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A peroxide-blonde boy trudges uncomfortably through the halls of his high school. Patterning himself after his idol, rapper Eminem, this young man is neither Slim nor Shady.  Morton Schmidt is one of those unfortunate teenagers for whom high school will mean semesters of hell until he finally graduates.  A brainiac who studies hard, but never had one requited romantic relationship and is the target of jokes by the schoolís popular, dumb jock.  Itís no small irony when Schmidt, the brainy nerd and Greg Jenko, the muscle-bound doof, meet again years later at the police academy and form an unlikely bond that allows each of their qualities to compensate for the otherís flaws.  Schmidt helps Jenko through his written exams and Jenko trains Schmidt to meet his physical requirements.  Neither one is exactly top of their class, but they become such a team that after earning their badges, theyíre posted together on bike patrol in the local park, never getting a chance to crack down on real bad guys.  Their idyllic assignment sees them doing nothing more perilous than arresting a pot smoker and even that goes terribly wrong.  Ready to chuck the pair off the force, their captain assigns the two bunglers to a mission where their youthful looks and stunted personalities stand a chance to be useful.  An old undercover program infiltrating drug activity in high schools is revived to stop the rise of a powerful new narcotic.  Will returning to high school so many years later prove even more hazardous for Schmidt and Jenko than uncovering the drug ring?

Less of a remake of Stephen J. Cannellís original television cop drama than a latter-day comedic continuation, 21 Jump Street is surprisingly fresh, clever and a lot of fun.  The filmmakers know full well their audience will contain cynics expecting a winking spoof or a warmed-over remake of the 1980s series and they meet that challenge head-on, not only surprising the doubters by embracing them but creating something so funny and well-executed that satisfies the entire audience, including those totally unfamiliar with the TV show.  Focusing more on the seriesí somewhat dubious premise of adult police officers being made to pass for high school teenagers, we get a lot of laughs from Jenko and Schmidt being totally out of touch with what todayís kids consider cool.  Suddenly, itís hip to study, be environmentally aware and politically correct.  Jenko is shocked to find himself the unpopular one, left to hang out with the nerds -- which are the only thing about high school that hasnít changed -- while Schmidt, doing all the things that were considered so uncool in his teen years, sails through the social strata, even gaining a jailbait love interest.  This reversal of fortunes causes friction between the two pals who still have a job to do other than try and pass their classes and plan their homecoming dates.  The original post-high school relationship between Schmidt and Jenko is endearingly written and gives substance to their later falling out.  One canít help but side with Jenko, whose brawn-over-brains approach to life has made him a fish out of water in this Bizarro-world version of high school.  We see the two cops early in the film, desperate to do Dirty Harry stuff although Schmidt can barely hold a gun and neither guy is particularly concerned about weapons safety.  Their loose cannon policing style provides more slapstick laughs as do wacky visuals like the appearance of ďKorean JesusĒ in the church that serves as the undercover teamís base of operations.  The offhand verbal gags hit their marks as well, including a hilarious meta moment when the cranky Jump Street captain scathingly puts down any skepticism from both the officers and the audience that this mission -- and thereby the movie itself -- is some kind of lame remake or regurgitation of the past.  Speaking of the past, there are plenty of affectionate homages and references to the original series in word, deed and personage.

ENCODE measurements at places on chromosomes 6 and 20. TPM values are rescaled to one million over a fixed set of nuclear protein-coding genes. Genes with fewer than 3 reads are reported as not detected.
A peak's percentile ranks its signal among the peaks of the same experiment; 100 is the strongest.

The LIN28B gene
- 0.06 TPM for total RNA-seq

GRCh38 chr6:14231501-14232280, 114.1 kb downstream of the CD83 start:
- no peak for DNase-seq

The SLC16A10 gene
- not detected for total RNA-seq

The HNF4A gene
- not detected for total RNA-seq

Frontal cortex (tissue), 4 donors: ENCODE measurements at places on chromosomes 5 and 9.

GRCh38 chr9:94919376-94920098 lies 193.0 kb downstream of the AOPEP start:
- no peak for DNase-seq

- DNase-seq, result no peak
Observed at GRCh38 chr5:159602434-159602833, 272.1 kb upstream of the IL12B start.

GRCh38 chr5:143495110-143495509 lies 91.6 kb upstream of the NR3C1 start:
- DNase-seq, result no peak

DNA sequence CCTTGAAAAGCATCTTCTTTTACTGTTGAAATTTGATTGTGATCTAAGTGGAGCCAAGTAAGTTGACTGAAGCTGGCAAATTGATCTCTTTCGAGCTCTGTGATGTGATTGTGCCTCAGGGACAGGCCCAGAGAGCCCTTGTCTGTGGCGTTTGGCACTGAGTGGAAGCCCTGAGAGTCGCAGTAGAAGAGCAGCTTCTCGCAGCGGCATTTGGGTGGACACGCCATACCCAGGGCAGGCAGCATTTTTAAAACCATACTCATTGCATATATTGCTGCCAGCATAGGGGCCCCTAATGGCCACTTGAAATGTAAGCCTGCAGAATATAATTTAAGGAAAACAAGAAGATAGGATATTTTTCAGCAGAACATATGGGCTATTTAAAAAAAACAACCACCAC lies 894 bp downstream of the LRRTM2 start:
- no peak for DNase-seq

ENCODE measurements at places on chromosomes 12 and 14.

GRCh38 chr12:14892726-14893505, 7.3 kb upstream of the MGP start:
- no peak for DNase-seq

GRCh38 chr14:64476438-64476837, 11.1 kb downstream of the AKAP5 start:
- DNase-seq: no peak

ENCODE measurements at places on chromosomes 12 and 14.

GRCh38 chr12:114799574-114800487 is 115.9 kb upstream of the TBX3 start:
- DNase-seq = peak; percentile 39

As Schmidt and Jenko, Jonah Hill and Channing Tatum play off each other surprisingly well, with Tatum showing an unexpected flair for slapstick.  Hill gives Tatum the sympathetic role as the former BMoC who is out of his depth with this return to high school and miserable at his estrangement from his best friend.  Hill also brings in comedy pros like The Daily Showís Rob Riggle as a very enthusiastic phys ed coach, The Officeís Ellie Kemper plays a teacher who goes all Mary Kay Letourneau at the sight of the buff Jenko.  Dave Franco, who appeared in Superbad with Hill as well as a bunch of Funny or Die shorts is the leader of the cool kids the cops need to get in good with to track the drugs.  Being set in the world of high schoolers, raunchier humour is to be expected, but those laughs are balanced by the filmís sharp, thoughtful script, coupled with some freewheeling improv by its game-for-anything cast.

21 Jump Street is canny enough to know how to laugh with its subject, not at it, which lays a good foundation for its clever script.  The movie is a success and a lot of fun thanks to its fast-flying, off-the-cuff humor and affectionate regard for its 1980s television roots.

 

~ The Lady Miz Diva

March 8th, 2012

 

Click here for our Exclusive Interview with 21 Jump Street's directors Chris Miller and Phil Lord.

 

 

 

 

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Photos

(Courtesy of Sony Pictures)

 

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